NATO has had its hands full. Drafting and now implementing a new Strategic Concept, responding to the “Arab Spring” and the ongoing war in Afghanistan all equate to a major investment in leadership, resources and time.
Each of these issues is important for NATO security; yet they must not obscure the issue of nuclear threat reduction, which remains a vital issue for the United States, NATO, Russia and all of Europe.
The new Strategic Concept adopted at the 2010 Lisbon NATO Summit recognizes the importance of arms control, disarmament and nonproliferation and endorses further reductions in tactical nuclear weapons. Thus, NATO has already made the decision that the nuclear “status quo” is not where NATO wants to be. Indeed, maintaining the status quo around nuclear deployments that – in the words of a former U.S. Vice Chairman of the Joint Chiefs of Staff, do not serve a military function not already addressed by allied strategic and conventional forces – is not “smart,” and it’s not “defense.”
What is needed then at the Chicago NATO summit is a clear strategy for how to change the status quo. Over the past two years, Isabelle Williams – Senior Program Officer at the Nuclear Threat Initiative (NTI) – and I worked with a distinguished group of Europeans and Americans to define a path forward on reducing nuclear risks in Europe. Our report (available at: www.nti.org/natoreport) and its featured essay by former Senator Sam Nunn, the co-chairman of NTI, outlines a strategy for nuclear threat reduction that builds on the Strategic Concept.
At the heart of that strategy is Senator Nunn’s proposed “10 for 2012” – that is, 10 recommendations to be adopted at the May NATO summit in Chicago. Core elements of “10 for 2012” include:
- A commitment to deepening consultations with Russia on a broad range of Euro-Atlantic security issues – including tactical nuclear weapons, conventional forces and missile defense – centered on the concept of increasing warning and decision time.
- In the context of seeking mutual reductions of tactical nuclear weapons with Russia beginning with enhanced transparency and security, NATO would announce a target for completing consolidation of U.S. tactical nuclear weapons back to the United States within five years – with the final timing and pace determined by broad political and security developments with Russia, including but not limited to their tactical nuclear deployments near NATO’s border. This is meant to be a flexible formula for reciprocity, not a rigid linkage that would preclude progress.
- NATO would also state a declaratory policy: that the fundamental purpose of its nuclear weapons is to deter the use of nuclear weapons by others.
Together, these recommendations are designed to provide a responsible framework for change, one that gives NATO time to work on the core issues of nuclear sharing and reassurance that are also underscored in “10 for 2012.” Importantly, NATO will remain a nuclear alliance for as long as nuclear weapons exist; and extended nuclear deterrence will continue, but in a form that is safer and more credible.
At the same time, the adoption by NATO of “10 for 2012” will also give a greater sense of direction and pace to achieving the goals laid out in the Strategic Concept, including further reductions in tactical nuclear weapons. While “10 for 2012” is not an arms control centered approach, it could be implemented in ways that inform new negotiations and strengthen the next arms control agreement.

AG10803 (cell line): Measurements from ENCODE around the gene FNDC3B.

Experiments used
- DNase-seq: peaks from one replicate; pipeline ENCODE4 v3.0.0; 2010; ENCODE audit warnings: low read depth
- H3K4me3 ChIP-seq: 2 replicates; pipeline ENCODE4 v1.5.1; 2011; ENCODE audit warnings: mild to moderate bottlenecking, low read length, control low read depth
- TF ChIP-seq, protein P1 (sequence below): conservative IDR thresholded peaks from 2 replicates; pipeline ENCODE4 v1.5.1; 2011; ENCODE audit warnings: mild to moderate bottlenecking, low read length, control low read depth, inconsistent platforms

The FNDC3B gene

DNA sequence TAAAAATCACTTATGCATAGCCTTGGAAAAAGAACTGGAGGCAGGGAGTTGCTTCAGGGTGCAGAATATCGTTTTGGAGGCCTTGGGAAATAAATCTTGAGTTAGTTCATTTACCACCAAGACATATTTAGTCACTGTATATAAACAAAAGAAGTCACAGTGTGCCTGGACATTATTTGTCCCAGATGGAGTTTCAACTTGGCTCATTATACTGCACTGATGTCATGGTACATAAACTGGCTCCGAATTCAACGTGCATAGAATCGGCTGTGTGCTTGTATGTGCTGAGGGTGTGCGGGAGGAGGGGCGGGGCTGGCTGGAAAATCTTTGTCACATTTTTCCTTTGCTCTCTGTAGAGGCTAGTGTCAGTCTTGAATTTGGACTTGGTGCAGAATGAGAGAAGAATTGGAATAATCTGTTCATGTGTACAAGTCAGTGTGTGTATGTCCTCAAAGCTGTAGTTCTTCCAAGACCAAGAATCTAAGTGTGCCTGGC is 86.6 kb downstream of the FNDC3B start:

Over the past four months, we have been briefing NATO embassies, delegations and officials on the conclusions from our NATO study. The argument that we need a strategy like the Senator’s “10 for 2012” to follow up the Strategic Concept is resonating. Many officials are also of the view that there is still time for an initiative on tactical nuclear weapons and the Deterrence and Defense Posture Review (DDPR) for the Chicago summit in May – and it is now clear that senior levels in a number of NATO capitals are now engaging on this important issue.
We have also heard that much will depend on whether the United States and other key allies lead on the issue all the way to Chicago. These issues may have to be dealt with in the weeks following French elections and before Chicago. Fortunately, resolving these issues within a narrow window should be possible, given they have been extensively discussed for two years in the run up to Lisbon and almost two years after.
One thing should be clear to all NATO members: avoiding this issue for the next few years – even just until the next NATO summit – is more likely to undermine rather then strengthen NATO unity and security. Moreover, as many NATO representatives agree, the status quo presents unacceptable financial and political costs – and inherent security risks – in particular in an era of tight budgets and competing defense priorities. If NATO were to adopt a wait and see attitude on this issue at Chicago, NATO’s options are likely to shrink, not expand.
Instead, NATO should take advantage of the opportunity provided by the DDPR and the Chicago Summit and put in place a strategy – in our view, “10 for 2012.” In doing so, NATO can provide a greater incentive for Russia to engage and increase the chances of seeing cooperation and positive movement from Russia on tactical nuclear weapons, where the dialogue has been frozen for years. As former U.S. Secretary of State George Shultz wrote commenting on our NATO study, “We need to jack up our resolve, use our best brains and creativity, and get moving on this problem now.”
The opinions articulated above represent the views of the author(s), and do not necessarily reflect the position of the European Leadership Network or any of its members. The ELN’s aim is to encourage debates that will help develop Europe’s capacity to address the pressing foreign, defence, and security challenges of our time.
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